L’approche de base que j’utilise dans la démonstration de faisabilité – donc mon modèle de base – consiste à représenter le concept en question comme une chaîne des technologies :

>> TCES – stockage d’énergie

>> TCCS – station de chargement des véhicules électriques

>> TCRP – pompage en bélier hydraulique

>> TCEW – réservoirs élevés d’égalisation

>> TCCW – acheminement et siphonage d’eau

>> TCWS – l’équipement artificiel des structures marécageuses

>> TCHE – les turbines hydroélectriques

>> TCSW – installations éoliennes et photovoltaïques     

Mon intuition de départ, que j’ai l’intention de vérifier dans ma recherche à travers la littérature, est que certaines de ces technologies sont plutôt prévisibles et bien calibrées, pendant qu’il y en a d’autres qui sont plus floues et sujettes au changement, donc moins prévisibles. Les technologies prévisibles sont une sorte d’ancrage pour the concept entier et celles plus floues sont l’objet d’expérimentation.

Je commence la revue de littérature par le contexte environnemental, donc avec l’hydrologie. Les variations au niveau de la nappe phréatiques, qui est un terme scientifique pour les eaux souterraines, semblent être le facteur numéro 1 des anomalies au niveau de rétention d’eau dans les réservoirs artificiels (Neves, Nunes, & Monteiro 2020[1]). D’autre part, même sans modélisation hydrologique détaillée, il y a des preuves empiriques substantielles que la taille des réservoirs naturels et artificiels dans les plaines fluviales, ainsi que la densité de placement de ces réservoirs et ma manière de les exploiter ont une influence majeure sur l’accès pratique à l’eau dans les écosystèmes locaux. Il semble que la taille et la densité des espaces boisés intervient comme un facteur d’égalisation dans l’influence environnementale des réservoirs (Chisola, Van der Laan, & Bristow 2020[2]). Par comparaison aux autres types de technologie, l’hydrologie semble être un peu en arrière en termes de rythme d’innovation et il semble aussi que des méthodes de gestion d’innovation appliquées ailleurs avec succès peuvent marcher pour l’hydrologie, par exemple des réseaux d’innovation ou des incubateurs des technologies (Wehn & Montalvo 2018[3]; Mvulirwenande & Wehn 2020[4]). L’hydrologie rurale et agriculturale semble être plus innovatrice que l’hydrologie urbaine, par ailleurs (Wong, Rogers & Brown 2020[5]).

Ce que je trouve assez surprenant est le manque apparent de consensus scientifique à propos de la quantité d’eau dont les sociétés humaines ont besoin. Toute évaluation à ce sujet commence avec « beaucoup et certainement trop » et à partir de là, le beaucoup et le trop deviennent plutôt flous. J’ai trouvé un seul calcul, pour le moment, chez Hogeboom (2020[6]), qui maintient que la personne moyenne dans les pays développés consomme 3800 litres d’eau par jour au total, mais c’est une estimation très holistique qui inclue la consommation indirecte à travers les biens et les services ainsi que le transport. Ce qui est consommé directement via le robinet et la chasse d’eau dans les toilettes, ça reste un mystère pour la science, apparemment, à moins que la science ne considère ce sujet comment trop terre-à-terre pour s’en occuper sérieusement.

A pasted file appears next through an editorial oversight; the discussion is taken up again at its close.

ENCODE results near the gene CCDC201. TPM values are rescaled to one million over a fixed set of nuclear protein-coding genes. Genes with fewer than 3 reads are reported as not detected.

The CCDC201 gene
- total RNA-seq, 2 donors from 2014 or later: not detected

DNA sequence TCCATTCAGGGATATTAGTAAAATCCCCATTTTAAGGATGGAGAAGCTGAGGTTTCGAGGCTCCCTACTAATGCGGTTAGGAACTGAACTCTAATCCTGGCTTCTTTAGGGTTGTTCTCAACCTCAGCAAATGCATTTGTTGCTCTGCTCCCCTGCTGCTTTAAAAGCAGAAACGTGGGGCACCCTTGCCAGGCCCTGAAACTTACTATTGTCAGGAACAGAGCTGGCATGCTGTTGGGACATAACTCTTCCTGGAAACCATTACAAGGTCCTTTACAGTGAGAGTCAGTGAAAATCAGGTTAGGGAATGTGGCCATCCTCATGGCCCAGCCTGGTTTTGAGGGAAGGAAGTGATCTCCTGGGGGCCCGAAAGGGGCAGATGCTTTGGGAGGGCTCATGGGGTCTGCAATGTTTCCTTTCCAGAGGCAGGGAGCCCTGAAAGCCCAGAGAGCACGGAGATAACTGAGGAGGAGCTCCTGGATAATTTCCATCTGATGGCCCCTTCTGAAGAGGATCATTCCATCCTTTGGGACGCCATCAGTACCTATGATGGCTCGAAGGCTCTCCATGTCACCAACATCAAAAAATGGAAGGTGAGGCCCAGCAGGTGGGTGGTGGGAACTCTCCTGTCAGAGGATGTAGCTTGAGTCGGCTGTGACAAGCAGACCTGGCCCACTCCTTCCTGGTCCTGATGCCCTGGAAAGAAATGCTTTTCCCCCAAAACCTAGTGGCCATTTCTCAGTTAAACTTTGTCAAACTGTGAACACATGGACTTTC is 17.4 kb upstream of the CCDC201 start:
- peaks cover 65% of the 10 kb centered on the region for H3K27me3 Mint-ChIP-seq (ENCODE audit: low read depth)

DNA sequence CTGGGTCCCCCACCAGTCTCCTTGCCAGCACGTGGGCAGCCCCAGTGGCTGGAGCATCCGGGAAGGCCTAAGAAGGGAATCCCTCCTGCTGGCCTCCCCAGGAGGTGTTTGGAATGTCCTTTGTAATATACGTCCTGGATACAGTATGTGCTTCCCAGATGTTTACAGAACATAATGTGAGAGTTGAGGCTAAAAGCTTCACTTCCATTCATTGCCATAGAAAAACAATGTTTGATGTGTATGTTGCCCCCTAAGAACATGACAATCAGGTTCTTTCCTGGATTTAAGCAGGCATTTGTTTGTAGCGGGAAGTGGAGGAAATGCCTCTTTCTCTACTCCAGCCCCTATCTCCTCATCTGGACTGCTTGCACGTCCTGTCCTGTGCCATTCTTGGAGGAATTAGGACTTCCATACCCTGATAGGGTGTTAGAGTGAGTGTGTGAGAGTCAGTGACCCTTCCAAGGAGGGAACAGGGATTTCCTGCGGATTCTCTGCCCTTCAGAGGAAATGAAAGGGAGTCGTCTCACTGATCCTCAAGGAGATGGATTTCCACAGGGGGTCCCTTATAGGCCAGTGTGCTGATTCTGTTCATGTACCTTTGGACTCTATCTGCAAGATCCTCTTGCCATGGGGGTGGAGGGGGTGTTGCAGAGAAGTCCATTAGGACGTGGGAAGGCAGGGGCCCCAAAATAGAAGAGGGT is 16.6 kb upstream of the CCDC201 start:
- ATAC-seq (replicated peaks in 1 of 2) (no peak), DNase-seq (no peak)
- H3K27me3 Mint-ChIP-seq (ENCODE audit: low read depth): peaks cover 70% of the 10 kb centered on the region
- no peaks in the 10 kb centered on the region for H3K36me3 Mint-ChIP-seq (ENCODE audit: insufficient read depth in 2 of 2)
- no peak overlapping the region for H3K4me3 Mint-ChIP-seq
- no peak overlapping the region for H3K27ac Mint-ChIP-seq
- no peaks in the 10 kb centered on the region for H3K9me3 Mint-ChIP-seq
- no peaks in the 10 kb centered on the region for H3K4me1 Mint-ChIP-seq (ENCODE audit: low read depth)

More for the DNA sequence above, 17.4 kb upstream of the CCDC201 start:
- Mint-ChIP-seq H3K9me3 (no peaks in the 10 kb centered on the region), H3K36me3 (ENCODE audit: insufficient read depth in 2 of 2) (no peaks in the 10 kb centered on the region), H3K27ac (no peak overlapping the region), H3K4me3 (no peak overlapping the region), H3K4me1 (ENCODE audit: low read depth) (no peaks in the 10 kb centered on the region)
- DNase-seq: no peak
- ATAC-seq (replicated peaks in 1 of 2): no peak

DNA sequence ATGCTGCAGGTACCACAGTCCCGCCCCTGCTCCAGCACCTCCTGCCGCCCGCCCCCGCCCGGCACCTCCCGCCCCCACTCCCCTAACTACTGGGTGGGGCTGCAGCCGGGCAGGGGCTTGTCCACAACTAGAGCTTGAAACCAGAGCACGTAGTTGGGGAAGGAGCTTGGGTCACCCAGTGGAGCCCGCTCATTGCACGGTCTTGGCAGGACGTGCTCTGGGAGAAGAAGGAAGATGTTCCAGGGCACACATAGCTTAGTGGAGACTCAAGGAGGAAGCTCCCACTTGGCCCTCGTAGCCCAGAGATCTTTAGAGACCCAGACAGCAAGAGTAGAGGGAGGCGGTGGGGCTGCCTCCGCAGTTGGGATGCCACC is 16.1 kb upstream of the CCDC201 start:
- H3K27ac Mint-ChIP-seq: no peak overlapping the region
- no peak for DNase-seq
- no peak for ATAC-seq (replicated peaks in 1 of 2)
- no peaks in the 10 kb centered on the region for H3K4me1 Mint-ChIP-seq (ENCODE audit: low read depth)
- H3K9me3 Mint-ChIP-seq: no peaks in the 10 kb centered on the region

Il y a un créneau de recherche intéressant, que certains de ses représentants appellent « la socio-hydrologie », qui étudie les comportements collectifs vis-à-vis de l’eau et des systèmes hydrologiques et qui est basée sur l’observation empirique que lesdits comportements collectifs s’adaptent, d’une façon profonde et pernicieuse à la fois, aux conditions hydrologiques que la société en question vit avec (Kumar et al. 2020[7]). Il semble que nous nous adaptons collectivement à la consommation accrue de l’eau par une productivité croissante dans l’exploitation de nos ressources hydrologiques et le revenu moyen par tête d’habitant semble être positivement corrélé avec cette productivité (Bagstad et al. 2020[8]). Il paraît donc que l’accumulation et superposition de nombreuses technologies, caractéristique aux pays développés, contribue à utiliser l’eau de façon de plus en plus productive. Dans ce contexte, il y a une recherche intéressante conduite par Mohamed et al. (2020[9]) qui avance la thèse qu’un environnement aride est non seulement un état hydrologique mais aussi une façon de gérer les ressources hydrologiques, sur ma base des données qui sont toujours incomplètes par rapport à une situation qui change rapidement.